Written by Andrew Newmarch,
International Programs Manager, The Leprosy Mission Australia
Hussaini is 68 years old and is still working at a medical clinic in Nigeria. Its no ordinary clinic and he is no ordinary man – he has had leprosy all his life. The fact that he can still work and spend time helping others is due to people like you who care and provide support for the work of The Leprosy Mission. Thank you.
Hussaini’s parents noticed that Hussaini had a skin patch when he was just a one year old. His parents knew it was leprosy and so they took him to a traditional herbal healer who told him not to eat goat, eggs, or fish. Of course, this advice didn’t help and by the time Hussaini was 7, his leprosy had become worse. His parents changed their approach and took him to a clinic. This was before the days of multi-drug therapy (MDT) and the drugs he was given there did not work. He continued to suffer from bad ulcers on his left foot, painful nerve damage in his arms, clawed hands and swelling due to his body’s reaction to the leprosy bacterium. It was not until years later, when Hussaini was in his 30s, that he was given (the then) newly developed Multi-Drug Therapy, which he took for two years.
As in many of these cases, people with leprosy are not only given drugs but if they present with wounds or ulcers, they are introduced to self-care groups so they can manage their own wound care. In this case, The Leprosy Mission Nigeria staff not only trained Hussaini how to treat ulcers but also gave him a job and have taught him how to help the people in his community. Hussaini is now very happy living in a leprosy settlement and enjoying the respect and dignity he has in his senior position there.
Hussaini still has some clawing in his hands but manages to dress and treat ulcers three days a week in the clinic’s self-help group. He uses bandages and other items provided free of charge to the clinic by The Leprosy Mission Nigeria. Thanks to the support of people like you. Thank you!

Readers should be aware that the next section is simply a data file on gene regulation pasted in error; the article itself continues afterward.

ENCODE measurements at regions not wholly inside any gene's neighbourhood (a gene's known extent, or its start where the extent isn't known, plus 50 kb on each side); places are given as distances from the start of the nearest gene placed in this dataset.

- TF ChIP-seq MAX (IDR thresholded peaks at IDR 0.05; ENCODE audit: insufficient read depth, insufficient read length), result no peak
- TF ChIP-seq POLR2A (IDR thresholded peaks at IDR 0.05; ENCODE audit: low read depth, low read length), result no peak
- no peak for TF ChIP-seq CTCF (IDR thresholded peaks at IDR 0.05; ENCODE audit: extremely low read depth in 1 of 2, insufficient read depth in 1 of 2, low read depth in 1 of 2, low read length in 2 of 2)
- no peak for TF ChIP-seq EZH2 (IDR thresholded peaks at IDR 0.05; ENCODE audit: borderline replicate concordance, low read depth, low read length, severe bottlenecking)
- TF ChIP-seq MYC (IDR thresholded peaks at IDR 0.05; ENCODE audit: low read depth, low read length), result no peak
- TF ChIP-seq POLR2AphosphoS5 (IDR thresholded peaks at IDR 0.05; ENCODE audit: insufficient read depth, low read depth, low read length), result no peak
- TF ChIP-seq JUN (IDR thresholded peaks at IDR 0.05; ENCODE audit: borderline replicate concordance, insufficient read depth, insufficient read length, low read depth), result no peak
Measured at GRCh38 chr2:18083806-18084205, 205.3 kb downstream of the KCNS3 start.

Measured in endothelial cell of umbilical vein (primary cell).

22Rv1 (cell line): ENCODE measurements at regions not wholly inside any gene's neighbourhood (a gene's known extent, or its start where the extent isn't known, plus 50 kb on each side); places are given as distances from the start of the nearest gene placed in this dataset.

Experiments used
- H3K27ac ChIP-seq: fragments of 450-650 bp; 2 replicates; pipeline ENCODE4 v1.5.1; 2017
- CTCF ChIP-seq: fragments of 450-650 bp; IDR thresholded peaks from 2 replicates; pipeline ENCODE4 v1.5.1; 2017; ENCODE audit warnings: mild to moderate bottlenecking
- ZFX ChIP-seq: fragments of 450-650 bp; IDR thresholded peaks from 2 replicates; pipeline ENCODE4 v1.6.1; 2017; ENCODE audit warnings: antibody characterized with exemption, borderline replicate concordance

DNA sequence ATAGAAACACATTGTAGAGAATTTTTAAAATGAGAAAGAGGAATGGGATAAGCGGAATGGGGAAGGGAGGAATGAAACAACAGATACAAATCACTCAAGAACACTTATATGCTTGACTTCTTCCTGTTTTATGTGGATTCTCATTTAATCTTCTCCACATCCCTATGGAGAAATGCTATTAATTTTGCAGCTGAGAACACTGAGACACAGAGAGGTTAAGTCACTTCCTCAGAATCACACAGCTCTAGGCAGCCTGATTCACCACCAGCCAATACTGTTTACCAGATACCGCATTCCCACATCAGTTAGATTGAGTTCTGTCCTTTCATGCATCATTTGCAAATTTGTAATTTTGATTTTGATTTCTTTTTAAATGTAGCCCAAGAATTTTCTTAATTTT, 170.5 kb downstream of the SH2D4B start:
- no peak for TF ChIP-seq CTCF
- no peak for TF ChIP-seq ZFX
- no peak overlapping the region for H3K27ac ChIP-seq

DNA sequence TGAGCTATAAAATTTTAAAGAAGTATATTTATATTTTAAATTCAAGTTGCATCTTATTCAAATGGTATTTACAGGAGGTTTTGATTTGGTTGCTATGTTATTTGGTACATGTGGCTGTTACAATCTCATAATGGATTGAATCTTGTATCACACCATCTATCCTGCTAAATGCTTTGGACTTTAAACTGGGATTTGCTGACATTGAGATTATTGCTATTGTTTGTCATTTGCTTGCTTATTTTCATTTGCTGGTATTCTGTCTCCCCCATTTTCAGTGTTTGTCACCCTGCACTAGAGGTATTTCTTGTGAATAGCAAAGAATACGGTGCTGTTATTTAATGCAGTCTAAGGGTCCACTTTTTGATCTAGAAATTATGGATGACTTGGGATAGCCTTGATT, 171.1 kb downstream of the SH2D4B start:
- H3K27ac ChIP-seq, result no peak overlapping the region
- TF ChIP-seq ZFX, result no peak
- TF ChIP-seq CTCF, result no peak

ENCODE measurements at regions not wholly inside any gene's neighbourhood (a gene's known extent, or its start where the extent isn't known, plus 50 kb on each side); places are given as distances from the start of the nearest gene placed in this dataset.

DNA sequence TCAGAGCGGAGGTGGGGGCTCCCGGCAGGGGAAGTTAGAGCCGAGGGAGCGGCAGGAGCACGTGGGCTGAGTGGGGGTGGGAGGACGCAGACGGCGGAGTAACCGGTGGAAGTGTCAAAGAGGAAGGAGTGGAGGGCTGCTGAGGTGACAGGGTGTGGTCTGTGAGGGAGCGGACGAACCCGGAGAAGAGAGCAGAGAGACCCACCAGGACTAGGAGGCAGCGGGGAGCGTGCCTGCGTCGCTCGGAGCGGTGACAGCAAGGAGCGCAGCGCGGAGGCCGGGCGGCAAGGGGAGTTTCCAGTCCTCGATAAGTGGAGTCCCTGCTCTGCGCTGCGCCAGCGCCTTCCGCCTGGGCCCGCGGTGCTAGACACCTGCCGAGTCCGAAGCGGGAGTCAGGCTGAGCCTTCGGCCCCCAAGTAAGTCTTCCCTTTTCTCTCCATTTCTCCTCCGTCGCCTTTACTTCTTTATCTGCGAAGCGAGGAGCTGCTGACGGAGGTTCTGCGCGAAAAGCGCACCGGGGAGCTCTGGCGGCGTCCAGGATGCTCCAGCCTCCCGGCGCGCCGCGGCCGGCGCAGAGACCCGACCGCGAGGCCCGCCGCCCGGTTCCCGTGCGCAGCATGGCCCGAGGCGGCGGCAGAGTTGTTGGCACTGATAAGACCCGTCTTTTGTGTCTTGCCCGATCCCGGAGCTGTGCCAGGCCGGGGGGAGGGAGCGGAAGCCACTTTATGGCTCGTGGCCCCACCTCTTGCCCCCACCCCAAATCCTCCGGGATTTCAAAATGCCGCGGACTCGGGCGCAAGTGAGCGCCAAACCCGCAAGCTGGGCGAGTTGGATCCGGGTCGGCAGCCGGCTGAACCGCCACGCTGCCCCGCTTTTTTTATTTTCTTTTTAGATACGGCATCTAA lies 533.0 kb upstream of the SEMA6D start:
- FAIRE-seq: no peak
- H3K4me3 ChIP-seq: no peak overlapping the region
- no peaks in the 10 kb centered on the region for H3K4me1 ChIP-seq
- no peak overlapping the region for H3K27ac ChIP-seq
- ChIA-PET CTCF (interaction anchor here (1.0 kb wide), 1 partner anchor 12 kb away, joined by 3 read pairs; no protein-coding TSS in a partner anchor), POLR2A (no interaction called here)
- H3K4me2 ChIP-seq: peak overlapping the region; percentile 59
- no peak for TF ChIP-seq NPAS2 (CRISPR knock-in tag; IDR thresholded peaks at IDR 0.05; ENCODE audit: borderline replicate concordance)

But sadly, the story of leprosy in Nigeria continues… right now, things are critical for the clinics, government health teams and projects addressing leprosy. The Leprosy Mission Australia has a project in the Zamfara region that is supported by you and the Australian Government through their NGO grant program.
The reason things are critical is that the production of the drugs for Multi-Drug Therapy (MDT) has been compromised. COVID factors in other countries have affected both the quality and quantity of these drugs. The result is that Nigeria has gone for months without supplies. This means that courses of the medication that take either 6 months or one year cannot be completed by patients in Nigeria, leading to severe leprosy reaction.
These reactions are often more painful and disfiguring than the initial leprosy.
This will exacerbate the discrimination and stigma faced by leprosy patients and has the potential to destroy trust in health services which means that community members will not present themselves for diagnosis or treatment. This will in turn undermine the ability of health services to defeat leprosy.
There is no easy solution to this but it requires support the World Health Organisation (WHO) as it seeks to coordinate the global players like the International Federation of Anti-Leprosy Associations (ILEP), Global Partnership for Zero Leprosy and Novartis, the global pharmaceutical company that produces the leprosy drugs.
Please pray that this supply issue may be resolved quickly so that MDT medications can reach the leprosy patients in Nigeria that so desperately need it to be cured.